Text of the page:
An important note: if you’re asking yourself, “Why can’t I orgasm?” (or, Heaven forbid, “Why can’t I orgasm anymore?”), it’s always advisable to seek a medical professional for advice.
1. Mind the mind
Your mind is the biggest and most important of your sexual organs, according to Dr. Killen. She explains the common reasons people aren’t interested in sex are because they’re overwhelmed, tired, and stressed.
It’s paradoxical, in a sense: while having sex can reduce the level of stress, having stress (especially chronically) can reduce the frequency of sex. For example, one study found that high levels of chronic stress were related to lower levels of genital sexual arousal.
It’s called mind-body connection for a reason. So to tackle your lack-of-orgasm problem, “mind the mind.”
What you can do
There are a few tools she suggests in her A-Fest talk that can get you in the right headspace. You can also do things to awaken your inner sex goddess that doesn’t require a device.
- Adopt a regular meditation practice,
- Practice breathwork,
- Write in a gratitude journal,
- Reduce the amount of alcohol you drink,
- Schedule sex into your calendar, and
- Get quality sleep.
“All of this is so important and I would absolutely recommend starting with those things to get your mind in this sort of parasympathetic rest and relax state,” she says.
2. Boost your blood flow and increase your nitric oxide
Your genitals appreciate good blood flow. And as you get older, the circulation may not be at the top of its game as it once was. This can truly damper fornication, especially if you’re having sex after menopause.
Additionally, it’s just as important to increase your nitric oxide levels, the compound that helps widen your blood vessels and stimulates the release of crucial hormones, like insulin and human growth hormone.
What you can do
“Healthy lifestyle is honestly the most important thing you can do,” advises Dr. Killen. Things like:
- Aiming for less inflammation,
- Maintaining a healthy blood sugar level,
- Ensuring your cholesterol is down,
- Not smoking or drinking too much,
- Keeping your diet in check,
- Getting enough sunlight, and so on.
Sexual pleasure isn’t about the other person, according to Dr. Killen. It’s really about yourself. And the first step to orgasms (or even multiple orgasms) is your health.
3. Optimize your hormones
Women need both estrogen and testosterone for all phases of sexual arousal — “for desire, for the arousal part, for orgasm,” says Dr. Killen. Not only are they great for sexual energy, but they keep the sexual organs healthy.
As women age, the levels of these hormones naturally decline. With less estrogen, the cells of the vagina start to atrophy — thinning, drying, and inflammation of the vaginal walls, which can make sexual intercourse painful. And with testosterone, research shows that low levels of it can lead to low sex drive, as well as weight gain and changes in mood.
What’s concerning, though, is that for those who aren’t in menopause, there are external factors that can contribute to the changes in levels of these hormones, according to Dr. Killen. This includes endocrine-disrupting chemicals (in plastics, non-stick pans, hygiene products, etc.) in the environment.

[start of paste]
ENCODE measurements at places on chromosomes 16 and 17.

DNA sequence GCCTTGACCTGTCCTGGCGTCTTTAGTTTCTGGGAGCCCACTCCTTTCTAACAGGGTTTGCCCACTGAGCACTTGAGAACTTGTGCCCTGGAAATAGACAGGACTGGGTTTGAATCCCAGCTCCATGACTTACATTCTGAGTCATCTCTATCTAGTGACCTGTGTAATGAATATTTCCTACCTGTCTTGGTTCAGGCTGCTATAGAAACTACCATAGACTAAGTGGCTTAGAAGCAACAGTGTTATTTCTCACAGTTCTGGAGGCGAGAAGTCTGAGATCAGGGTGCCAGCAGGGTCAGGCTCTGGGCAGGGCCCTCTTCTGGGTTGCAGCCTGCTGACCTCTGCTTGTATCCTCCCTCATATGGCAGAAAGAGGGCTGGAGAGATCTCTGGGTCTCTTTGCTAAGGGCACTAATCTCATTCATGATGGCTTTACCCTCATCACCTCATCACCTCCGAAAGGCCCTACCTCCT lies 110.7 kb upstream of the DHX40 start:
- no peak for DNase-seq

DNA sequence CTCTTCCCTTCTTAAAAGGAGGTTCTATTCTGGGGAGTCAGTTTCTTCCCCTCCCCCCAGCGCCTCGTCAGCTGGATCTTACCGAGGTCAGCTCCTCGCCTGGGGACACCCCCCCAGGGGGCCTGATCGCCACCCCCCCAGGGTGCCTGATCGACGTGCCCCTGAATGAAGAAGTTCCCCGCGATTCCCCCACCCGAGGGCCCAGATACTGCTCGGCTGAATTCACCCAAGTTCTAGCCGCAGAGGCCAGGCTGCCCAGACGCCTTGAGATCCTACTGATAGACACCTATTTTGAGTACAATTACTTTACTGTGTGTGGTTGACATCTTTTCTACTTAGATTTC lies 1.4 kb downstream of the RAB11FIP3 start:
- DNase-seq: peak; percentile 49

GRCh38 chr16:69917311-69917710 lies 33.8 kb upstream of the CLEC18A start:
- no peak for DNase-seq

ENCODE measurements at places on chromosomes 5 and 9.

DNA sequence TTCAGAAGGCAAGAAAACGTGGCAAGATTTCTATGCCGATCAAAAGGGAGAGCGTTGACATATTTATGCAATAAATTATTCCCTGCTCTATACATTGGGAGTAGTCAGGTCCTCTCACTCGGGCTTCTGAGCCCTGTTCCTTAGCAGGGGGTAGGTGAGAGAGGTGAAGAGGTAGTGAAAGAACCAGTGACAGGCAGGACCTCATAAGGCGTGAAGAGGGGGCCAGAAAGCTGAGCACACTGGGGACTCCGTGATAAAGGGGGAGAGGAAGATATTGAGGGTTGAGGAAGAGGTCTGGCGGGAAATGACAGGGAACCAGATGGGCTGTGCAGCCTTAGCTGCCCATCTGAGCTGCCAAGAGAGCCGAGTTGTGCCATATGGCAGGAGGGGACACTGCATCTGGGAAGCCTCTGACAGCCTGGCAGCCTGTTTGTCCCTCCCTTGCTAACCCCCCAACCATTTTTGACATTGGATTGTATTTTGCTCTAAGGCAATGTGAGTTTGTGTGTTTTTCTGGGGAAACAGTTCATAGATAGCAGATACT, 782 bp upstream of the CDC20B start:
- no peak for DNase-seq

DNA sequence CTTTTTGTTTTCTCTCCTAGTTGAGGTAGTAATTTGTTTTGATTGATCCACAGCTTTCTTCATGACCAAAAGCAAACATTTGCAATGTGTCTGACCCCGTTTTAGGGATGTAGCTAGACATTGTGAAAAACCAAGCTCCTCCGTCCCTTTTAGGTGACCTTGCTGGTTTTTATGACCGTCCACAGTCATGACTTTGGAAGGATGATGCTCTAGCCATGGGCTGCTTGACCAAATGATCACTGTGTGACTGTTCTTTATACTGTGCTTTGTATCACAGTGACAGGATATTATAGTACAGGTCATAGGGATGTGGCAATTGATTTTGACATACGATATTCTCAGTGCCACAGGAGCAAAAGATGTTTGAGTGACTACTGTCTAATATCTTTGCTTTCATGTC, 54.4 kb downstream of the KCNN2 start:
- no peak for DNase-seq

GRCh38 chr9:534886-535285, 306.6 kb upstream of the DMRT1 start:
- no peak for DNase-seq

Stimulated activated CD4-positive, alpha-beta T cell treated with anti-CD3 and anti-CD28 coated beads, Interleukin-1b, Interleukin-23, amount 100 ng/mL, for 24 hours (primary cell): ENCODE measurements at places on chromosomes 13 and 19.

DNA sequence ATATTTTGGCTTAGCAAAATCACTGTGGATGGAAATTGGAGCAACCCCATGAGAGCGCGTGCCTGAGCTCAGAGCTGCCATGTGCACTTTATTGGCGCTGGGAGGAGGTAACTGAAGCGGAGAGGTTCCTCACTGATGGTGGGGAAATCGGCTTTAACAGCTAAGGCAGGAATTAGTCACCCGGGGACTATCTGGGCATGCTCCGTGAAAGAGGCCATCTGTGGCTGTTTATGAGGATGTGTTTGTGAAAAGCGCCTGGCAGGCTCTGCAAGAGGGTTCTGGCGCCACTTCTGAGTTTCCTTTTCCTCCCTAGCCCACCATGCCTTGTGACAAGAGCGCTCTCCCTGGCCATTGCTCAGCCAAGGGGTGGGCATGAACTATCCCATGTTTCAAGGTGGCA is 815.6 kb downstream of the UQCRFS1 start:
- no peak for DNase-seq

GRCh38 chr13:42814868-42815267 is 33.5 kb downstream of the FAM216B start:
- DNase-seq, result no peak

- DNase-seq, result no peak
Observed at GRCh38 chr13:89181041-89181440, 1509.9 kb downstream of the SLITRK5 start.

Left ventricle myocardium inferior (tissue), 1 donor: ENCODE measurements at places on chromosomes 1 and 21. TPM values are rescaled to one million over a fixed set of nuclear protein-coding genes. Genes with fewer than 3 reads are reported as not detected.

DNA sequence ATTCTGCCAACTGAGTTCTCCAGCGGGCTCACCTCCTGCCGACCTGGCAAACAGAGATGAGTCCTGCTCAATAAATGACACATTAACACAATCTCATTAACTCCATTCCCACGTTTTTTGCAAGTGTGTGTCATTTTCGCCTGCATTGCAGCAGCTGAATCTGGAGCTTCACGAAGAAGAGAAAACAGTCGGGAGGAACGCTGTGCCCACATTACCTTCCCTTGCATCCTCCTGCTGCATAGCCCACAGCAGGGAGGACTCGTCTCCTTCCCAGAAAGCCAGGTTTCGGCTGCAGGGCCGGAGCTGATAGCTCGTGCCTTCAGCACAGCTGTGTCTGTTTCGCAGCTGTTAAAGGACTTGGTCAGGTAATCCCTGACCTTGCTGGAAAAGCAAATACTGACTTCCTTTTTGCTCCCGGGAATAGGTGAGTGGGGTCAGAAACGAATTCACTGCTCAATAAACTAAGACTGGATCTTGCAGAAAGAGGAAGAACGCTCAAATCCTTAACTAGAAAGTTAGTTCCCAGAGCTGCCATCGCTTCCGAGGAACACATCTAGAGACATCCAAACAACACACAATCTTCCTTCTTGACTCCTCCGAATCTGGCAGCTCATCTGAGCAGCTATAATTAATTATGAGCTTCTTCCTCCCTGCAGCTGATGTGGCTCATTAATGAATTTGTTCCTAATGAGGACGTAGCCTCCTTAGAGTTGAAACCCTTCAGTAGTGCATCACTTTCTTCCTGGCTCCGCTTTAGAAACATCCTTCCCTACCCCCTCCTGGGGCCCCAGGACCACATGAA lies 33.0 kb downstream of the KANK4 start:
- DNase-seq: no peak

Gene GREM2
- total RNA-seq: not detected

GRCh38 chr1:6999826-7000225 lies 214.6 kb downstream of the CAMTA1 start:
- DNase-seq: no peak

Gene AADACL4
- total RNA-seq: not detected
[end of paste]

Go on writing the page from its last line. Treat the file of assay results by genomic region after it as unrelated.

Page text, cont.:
What you can do
It goes back to a healthy lifestyle, especially if you’re not yet in the menopausal stage of life. Additionally, Dr. Killen advises trying your best to avoid endocrine-disrupting chemicals in the environment and reduce the use of medications that affect sexual function, including orgasms.
More importantly, she recommends getting tested “to look at your hormones and really give you more information about what’s going on.” She, herself, got tested and found that her body makes more testosterone than estrogen, which can affect her body later in life. But by knowing this information, she can put herself on a lifestyle path that is best suited for her longevity.
And by getting yourself tested, you, too, can find the best path for you.
4. Support your structures
The pelvic floor houses your sexual organs and so, strengthening them can help contribute to sexual sensations and arousal. According to the National Association for Continence, being able to contract and relax your pelvic floor can also:
- Help make for pain-free vaginal penetration,
- Optimize the blood flow during sex to promote orgasm, and
- Help increase vaginal lubrication.
However, with a weak pelvic floor or even an overly tight one, as Dr. Killen explains, you can have problems with all of those parts of sex.
What you can do
Kegels to strengthen the pelvic floor is one that many people have heard about, especially if you’ve given birth.
However, if you’ve got tight muscles in that area, then Dr. Killen suggests doing, what she calls, the Anti-Kegel, an exercise that comprises of five B’s: breathing, relaxing the belly muscles, relaxing the back muscles, relaxing the buttocks, and relaxing the “bowl” (a.k.a. the pelvic floor muscles).
Put the “Oh!” In Your Orgasms
There is a way to shift your “Why can’t I orgasm?” to “Oh yes, orgasm!” And it starts with none other than sexual education.
Not your typical high school health class taught by the gym teacher — no, no. Rather, a comprehensive, science-backed Quest at Mindvalley with one of the leading anti-aging and regenerative physicians who also specializes in sexponential medicine.
With Dr. Amy Killen’s guidance, you’ll learn how truly empowering and powerful sex can be. It’s not only a way to connect with your partner but how you can best use it to have a thriving sex life well into your golden years.
When you sign up for a Mindvalley account, you can sample lessons from Dr. Killen’s The Science of Sex Quest. What’s more, you’ll also have access to the vast library of guided meditations, even those to help you have mind-blowing orgasms.
Because, let’s face it, what’s better than an orgasm? Multiple ones, of course. And your first step in knowing how to tap that — pun intended — superpower is at Mindvalley.